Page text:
After all the fears of a meltdown in reaction to Greek voters’ rejection of a bailout deal with the country’s creditors, the reaction in London was surprisingly calm.
The FTSE 100 Index finished the session down 50.1 points at 6,535.68 – a decline of almost 0.8 per cent but nowhere near as dramatic as many had forecast.
Tony Cross, market analyst at Trustnet Direct, said: “The potential right now is that we’re in something of a waiting game as the European Central Bank is yet to decide whether it will extend its emergency liquidity provision. For now there may be an air of calm prevailing, but once there’s a degree of clarity over the next steps, this could well change.”
Among individual stocks, Marks & Spencer topped the blue-chip risers’ board with a gain of 8.5p to 547p ahead of tomorrow’s annual meeting and accompanying trading update, which is expected to show that its long-term recovery is still a work in progress, with clothing sales down again but food takings on the up.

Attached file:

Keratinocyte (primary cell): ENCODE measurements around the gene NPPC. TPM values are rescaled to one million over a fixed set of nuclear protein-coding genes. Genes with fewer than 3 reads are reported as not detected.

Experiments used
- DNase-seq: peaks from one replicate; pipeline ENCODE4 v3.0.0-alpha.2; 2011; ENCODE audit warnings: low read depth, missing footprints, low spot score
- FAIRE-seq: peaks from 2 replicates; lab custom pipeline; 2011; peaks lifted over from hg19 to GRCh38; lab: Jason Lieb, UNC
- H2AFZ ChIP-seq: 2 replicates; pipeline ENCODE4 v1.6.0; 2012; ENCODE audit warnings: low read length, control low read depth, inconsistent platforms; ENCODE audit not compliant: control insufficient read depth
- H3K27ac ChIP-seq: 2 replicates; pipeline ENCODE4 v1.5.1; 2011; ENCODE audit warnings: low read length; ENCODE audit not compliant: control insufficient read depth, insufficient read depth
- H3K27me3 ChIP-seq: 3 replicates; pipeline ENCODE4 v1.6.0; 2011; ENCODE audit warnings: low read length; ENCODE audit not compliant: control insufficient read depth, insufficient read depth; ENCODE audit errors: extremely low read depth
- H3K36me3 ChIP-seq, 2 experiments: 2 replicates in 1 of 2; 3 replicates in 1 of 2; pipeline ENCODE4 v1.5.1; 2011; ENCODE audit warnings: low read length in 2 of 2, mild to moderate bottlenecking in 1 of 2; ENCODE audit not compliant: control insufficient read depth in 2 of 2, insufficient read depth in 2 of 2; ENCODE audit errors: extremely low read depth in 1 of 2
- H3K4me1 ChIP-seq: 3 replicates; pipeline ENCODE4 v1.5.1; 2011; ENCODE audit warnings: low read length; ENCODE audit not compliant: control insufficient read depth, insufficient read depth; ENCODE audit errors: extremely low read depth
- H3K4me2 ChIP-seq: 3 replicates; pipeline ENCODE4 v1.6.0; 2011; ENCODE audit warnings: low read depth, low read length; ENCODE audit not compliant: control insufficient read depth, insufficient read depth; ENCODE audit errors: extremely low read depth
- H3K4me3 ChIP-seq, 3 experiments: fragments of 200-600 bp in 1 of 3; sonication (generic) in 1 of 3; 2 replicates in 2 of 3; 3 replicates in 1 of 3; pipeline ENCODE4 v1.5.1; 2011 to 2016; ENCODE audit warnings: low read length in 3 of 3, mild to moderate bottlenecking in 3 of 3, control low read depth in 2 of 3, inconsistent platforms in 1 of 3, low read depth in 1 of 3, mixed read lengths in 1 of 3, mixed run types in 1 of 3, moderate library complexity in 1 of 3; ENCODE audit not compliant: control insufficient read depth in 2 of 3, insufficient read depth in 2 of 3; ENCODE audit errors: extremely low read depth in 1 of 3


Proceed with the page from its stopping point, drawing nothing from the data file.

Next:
The defensive mood in the City helped others such as Perth-based utility SSE, up 16p at 1,574p, and consumer goods group Reckitt Benckiser, 63p higher at 5,589p.
Elsewhere Velocys, which turns natural gas into diesel and jet fuel, saw its shares sink 22.25p, or 19.4 per cent, to 92.75p after suspending chief executive Roy Lipski pending an investigation into allegations of “serious misconduct”, although the firm said the claims “do not involve any element of fraud or financial impropriety”.
Royal Bank of Scotland was also heading south, losing 12.8p or 3.6 per cent to close at 346.5p amid reports the UK government was looking to offload half its stake within a couple of years.
Fellow state-backed lender Lloyds Banking Group dipped 0.99p to 84.15p, while HSBC was 4.8p lower at 568.1p and Barclays down 4.15p to 258.8p.